The Bush administration has missed dozens of deadlines set by Congress after the Sept. 11 attacks for developing ways to protect airplanes, ships and railways from terrorists.
A plan to defend ships and ports from attack is six months overdue. Rules to protect air cargo from infiltration by terrorists are two months late. A study on the cost of giving anti-terrorism training to federal law enforcement officers who fly commercially was supposed to be done more than three years ago.
"The incompetence that we recently saw with FEMA's leadership appears to exist throughout the Homeland Security Department," said Mississippi Rep. Bennie G. Thompson, top Democrat on the House Homeland Security Committee. "Our nation is still vulnerable."
Congress must share the blame for the department's sluggishness in protecting commerce and travel from terrorists, according to other observers.
Lawmakers piled on deadline after deadline for reports, plans and regulations while the department, created after the 2001 attacks, had to integrate 22 agencies with 170,000 workers and cope with terrorist threats and hurricanes.
Those deadlines, sometimes for minor projects, distract the department from putting in place the most important security measures, experts say. The Transportation Security Administration, for example, scrambled to try to meet a Feb. 15 deadline to ban butane lighters from airplanes, a precaution that does little to protect airliners, they said.
"You have no ability to prioritize against something like that, and it's going to take up all your time," said Dan Prieto, homeland security expert with Harvard's Kennedy School of Government. "The urgent becomes the enemy of the important."
Thompson said the government has yet to develop a comprehensive plan to protect roads, bridges, tunnels, power plants, pipelines and dams. He said a broad plan to protect levies and dams might have helped prevent the New Orleans levies from being breached.
Homeland Security spokesman Russ Knocke said the department goes to great lengths to work with Congress. But, he said, "there is an extraordinarily high number of reporting requirements."
The department has to submit 256 reports to Congress every year, while the TSA alone has 62 reporting requirements.
"There's a lack of adult leadership on both sides," said James Carafano, a senior fellow at the conservative Heritage Foundation. "The department just doesn't have its act together," he said. "Some of these deadlines are unrealistic."
The first response to the Sept. 11 hijackings was to prevent terrorists from taking over airliners with weapons and crashing them into buildings.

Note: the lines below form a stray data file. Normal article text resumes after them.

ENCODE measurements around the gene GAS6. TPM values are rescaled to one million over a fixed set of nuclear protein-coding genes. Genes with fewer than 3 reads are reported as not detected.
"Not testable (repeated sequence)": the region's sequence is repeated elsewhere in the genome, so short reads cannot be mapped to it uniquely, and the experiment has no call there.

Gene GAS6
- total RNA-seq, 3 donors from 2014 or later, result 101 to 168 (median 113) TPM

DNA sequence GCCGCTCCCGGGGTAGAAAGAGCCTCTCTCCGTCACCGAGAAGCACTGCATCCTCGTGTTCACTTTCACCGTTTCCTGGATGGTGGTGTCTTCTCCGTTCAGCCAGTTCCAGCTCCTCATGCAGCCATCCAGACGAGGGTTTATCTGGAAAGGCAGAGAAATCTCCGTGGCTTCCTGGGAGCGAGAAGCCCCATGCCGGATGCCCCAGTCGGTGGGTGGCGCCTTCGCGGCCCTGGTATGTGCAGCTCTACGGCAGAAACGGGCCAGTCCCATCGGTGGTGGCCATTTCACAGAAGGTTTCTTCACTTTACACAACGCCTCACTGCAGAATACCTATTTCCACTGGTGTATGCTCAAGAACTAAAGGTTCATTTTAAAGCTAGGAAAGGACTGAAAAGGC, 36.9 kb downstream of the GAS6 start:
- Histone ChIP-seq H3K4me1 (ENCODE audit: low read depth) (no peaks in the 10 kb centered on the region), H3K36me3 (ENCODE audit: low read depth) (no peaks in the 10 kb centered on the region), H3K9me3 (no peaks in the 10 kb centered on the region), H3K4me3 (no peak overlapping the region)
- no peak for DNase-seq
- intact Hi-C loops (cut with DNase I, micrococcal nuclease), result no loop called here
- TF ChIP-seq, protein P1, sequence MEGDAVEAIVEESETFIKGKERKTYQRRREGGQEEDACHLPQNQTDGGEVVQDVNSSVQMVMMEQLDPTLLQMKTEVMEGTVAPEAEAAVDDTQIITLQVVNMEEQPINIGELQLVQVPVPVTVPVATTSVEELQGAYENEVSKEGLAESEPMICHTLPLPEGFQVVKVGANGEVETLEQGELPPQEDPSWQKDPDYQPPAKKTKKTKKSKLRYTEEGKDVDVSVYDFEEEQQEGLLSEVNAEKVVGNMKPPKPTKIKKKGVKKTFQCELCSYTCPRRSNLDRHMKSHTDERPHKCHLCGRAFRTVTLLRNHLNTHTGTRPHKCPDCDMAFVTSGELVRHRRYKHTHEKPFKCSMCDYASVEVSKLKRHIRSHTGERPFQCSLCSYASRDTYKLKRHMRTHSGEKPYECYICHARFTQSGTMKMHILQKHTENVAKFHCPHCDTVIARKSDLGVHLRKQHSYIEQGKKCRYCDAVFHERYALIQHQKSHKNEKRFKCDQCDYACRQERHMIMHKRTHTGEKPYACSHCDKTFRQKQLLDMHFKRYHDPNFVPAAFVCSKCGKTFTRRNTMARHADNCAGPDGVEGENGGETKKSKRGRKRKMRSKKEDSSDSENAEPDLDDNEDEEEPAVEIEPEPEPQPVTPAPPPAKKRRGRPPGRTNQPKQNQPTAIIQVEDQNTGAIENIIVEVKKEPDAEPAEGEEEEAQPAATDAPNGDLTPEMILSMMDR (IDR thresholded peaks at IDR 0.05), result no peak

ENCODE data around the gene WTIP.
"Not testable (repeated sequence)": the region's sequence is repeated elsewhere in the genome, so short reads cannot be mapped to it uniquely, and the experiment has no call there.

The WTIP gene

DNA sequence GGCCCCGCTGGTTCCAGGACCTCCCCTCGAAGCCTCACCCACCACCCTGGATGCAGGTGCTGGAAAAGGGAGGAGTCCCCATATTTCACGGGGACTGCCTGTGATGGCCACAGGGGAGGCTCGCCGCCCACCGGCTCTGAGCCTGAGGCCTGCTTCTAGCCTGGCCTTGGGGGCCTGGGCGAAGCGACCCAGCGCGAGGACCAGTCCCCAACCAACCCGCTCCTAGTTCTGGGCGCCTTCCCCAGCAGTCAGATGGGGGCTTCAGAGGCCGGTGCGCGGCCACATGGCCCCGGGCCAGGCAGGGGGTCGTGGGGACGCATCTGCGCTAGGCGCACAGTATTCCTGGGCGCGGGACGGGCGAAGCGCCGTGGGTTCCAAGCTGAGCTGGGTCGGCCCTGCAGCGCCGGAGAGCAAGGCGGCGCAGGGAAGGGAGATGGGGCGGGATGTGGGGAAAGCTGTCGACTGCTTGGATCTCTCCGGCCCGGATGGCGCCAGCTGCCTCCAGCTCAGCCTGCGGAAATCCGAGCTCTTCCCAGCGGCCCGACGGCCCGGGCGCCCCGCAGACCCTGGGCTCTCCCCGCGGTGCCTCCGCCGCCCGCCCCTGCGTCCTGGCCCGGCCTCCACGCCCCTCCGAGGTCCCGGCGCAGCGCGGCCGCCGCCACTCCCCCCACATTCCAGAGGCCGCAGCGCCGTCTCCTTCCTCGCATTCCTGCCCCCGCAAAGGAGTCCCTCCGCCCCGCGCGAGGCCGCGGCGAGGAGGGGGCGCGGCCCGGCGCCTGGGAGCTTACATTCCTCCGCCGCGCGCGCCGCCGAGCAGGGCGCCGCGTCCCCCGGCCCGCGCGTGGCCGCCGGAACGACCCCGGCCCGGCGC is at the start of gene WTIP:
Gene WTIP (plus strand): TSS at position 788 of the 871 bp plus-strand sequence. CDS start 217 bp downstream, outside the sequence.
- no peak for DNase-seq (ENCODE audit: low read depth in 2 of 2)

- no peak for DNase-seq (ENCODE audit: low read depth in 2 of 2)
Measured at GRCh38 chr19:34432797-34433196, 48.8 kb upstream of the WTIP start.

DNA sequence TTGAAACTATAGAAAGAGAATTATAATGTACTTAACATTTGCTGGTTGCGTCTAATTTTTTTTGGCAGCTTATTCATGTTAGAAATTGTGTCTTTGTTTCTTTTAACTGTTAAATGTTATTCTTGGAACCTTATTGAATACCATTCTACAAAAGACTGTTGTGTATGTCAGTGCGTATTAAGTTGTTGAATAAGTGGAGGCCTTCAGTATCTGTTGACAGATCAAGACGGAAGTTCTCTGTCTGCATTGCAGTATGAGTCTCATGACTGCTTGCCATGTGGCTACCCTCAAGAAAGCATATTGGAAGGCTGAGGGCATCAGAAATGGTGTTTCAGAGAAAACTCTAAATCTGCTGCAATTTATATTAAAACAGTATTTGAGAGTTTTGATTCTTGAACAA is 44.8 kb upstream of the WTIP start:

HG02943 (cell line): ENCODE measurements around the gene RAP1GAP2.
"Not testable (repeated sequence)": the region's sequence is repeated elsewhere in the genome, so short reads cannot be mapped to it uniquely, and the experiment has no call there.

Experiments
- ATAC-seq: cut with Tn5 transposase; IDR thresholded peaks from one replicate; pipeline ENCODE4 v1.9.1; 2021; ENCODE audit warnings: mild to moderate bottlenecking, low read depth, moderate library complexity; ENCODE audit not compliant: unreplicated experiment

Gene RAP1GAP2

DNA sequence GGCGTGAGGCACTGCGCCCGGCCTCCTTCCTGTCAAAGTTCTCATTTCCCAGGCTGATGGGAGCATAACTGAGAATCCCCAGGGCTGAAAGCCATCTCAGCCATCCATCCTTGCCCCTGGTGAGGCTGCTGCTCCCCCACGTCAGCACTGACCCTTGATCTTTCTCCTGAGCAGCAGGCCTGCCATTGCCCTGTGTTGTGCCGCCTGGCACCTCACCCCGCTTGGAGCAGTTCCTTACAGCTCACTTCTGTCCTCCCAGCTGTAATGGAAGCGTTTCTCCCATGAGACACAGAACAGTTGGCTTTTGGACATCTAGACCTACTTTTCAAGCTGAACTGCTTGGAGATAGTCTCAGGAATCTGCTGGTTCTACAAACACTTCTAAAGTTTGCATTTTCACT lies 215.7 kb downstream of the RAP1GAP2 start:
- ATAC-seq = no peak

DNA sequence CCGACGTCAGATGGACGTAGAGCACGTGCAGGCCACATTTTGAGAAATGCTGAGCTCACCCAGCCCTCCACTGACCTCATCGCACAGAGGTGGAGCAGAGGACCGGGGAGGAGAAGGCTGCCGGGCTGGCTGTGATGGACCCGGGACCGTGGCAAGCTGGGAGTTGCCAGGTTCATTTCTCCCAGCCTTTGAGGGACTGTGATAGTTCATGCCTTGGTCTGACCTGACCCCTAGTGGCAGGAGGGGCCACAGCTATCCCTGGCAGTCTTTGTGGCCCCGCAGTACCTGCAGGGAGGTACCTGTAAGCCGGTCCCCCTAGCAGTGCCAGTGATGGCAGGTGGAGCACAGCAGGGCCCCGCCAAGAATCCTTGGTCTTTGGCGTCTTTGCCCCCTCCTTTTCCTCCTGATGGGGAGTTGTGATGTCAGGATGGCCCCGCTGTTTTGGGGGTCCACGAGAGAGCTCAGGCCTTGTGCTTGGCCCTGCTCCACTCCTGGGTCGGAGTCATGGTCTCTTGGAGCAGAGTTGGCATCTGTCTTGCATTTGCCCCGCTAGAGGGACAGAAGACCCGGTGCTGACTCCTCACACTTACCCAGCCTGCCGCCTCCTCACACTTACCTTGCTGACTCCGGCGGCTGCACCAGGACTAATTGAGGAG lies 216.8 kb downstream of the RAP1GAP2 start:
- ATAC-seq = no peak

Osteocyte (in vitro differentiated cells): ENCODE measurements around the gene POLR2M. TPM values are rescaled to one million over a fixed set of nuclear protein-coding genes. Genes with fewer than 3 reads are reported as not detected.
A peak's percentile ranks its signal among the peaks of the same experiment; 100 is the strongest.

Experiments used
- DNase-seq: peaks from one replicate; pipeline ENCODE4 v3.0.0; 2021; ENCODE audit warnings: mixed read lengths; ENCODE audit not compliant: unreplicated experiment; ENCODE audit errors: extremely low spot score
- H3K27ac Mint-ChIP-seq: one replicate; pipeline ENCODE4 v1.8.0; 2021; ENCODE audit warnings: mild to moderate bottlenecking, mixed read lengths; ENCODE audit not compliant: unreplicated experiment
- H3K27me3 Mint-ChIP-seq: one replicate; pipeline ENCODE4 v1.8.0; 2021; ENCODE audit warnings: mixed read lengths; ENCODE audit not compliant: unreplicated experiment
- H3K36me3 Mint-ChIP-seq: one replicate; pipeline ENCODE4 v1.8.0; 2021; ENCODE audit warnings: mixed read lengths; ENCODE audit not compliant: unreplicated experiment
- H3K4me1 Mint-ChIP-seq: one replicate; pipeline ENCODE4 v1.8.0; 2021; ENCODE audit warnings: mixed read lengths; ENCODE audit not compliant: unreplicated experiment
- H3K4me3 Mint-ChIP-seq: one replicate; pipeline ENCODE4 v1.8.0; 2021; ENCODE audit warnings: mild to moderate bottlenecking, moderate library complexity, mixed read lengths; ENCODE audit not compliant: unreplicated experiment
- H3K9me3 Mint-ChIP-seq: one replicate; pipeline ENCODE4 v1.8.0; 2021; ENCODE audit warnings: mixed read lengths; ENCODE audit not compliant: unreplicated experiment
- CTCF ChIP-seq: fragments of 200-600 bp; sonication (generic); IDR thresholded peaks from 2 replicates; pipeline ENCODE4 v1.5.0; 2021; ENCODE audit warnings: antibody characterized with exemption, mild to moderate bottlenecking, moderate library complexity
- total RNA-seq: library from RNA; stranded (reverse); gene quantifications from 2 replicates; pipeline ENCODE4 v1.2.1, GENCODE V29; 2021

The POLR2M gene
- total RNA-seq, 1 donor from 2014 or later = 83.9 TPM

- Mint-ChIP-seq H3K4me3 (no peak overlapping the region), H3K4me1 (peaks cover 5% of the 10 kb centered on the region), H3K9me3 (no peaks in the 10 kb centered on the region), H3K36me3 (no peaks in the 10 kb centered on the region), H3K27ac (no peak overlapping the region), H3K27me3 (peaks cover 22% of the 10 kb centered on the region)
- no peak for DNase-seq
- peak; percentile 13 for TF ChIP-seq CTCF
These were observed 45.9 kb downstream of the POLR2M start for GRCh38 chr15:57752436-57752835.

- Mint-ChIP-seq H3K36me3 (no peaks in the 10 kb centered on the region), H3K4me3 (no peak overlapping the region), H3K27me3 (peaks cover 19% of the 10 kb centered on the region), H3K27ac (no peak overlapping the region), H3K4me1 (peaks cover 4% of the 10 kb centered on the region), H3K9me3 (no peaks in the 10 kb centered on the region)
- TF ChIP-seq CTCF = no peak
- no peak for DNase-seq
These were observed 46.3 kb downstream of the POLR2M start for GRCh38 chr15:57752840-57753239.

So Congress set more deadlines for more security measures.
Some were met. Many were not.
A law signed by President Bush on Nov. 25, 2002, set a July 1, 2004, deadline for ships and ports to tighten security amid fears that terrorists might smuggle nuclear weapons in a cargo container.
The Coast Guard largely accomplished the undertaking. But much still remains undone: A report on how a grant program for shippers and ports would work is more than a year late; a report on cargo container security is eight months overdue; a national security plan for marine transportation is well past its April 1 due date.
Rep. Harold Rogers, chairman of the House subcommittee that oversees Homeland Security spending, was unhappy because the TSA missed a March 17 deadline for a plan to deploy bomb-detection machines at airports.
Rogers, R-Ky., put a provision in the Homeland Security spending bill, signed into law Oct. 18, that withholds $5 million from the department until it submits such a plan.
Some security deadlines have been met, especially those set soon after the Sept. 11 attacks.
Within nine weeks of the hijackings, lawmakers ordered a federal work force to take over airport security, many more air marshals and the creation of the TSA.
Congress set 33 deadlines; a press release went out each time one was met.
One of the biggest deadlines was met with great fanfare when the TSA announced on Nov. 19, 2002, that it had replaced private airport screeners with a government work force.
The next year, then-TSA chief James Loy told Congress they had met "100 percent of the aviation screening mandates."
The TSA does not make those kinds of announcements any more.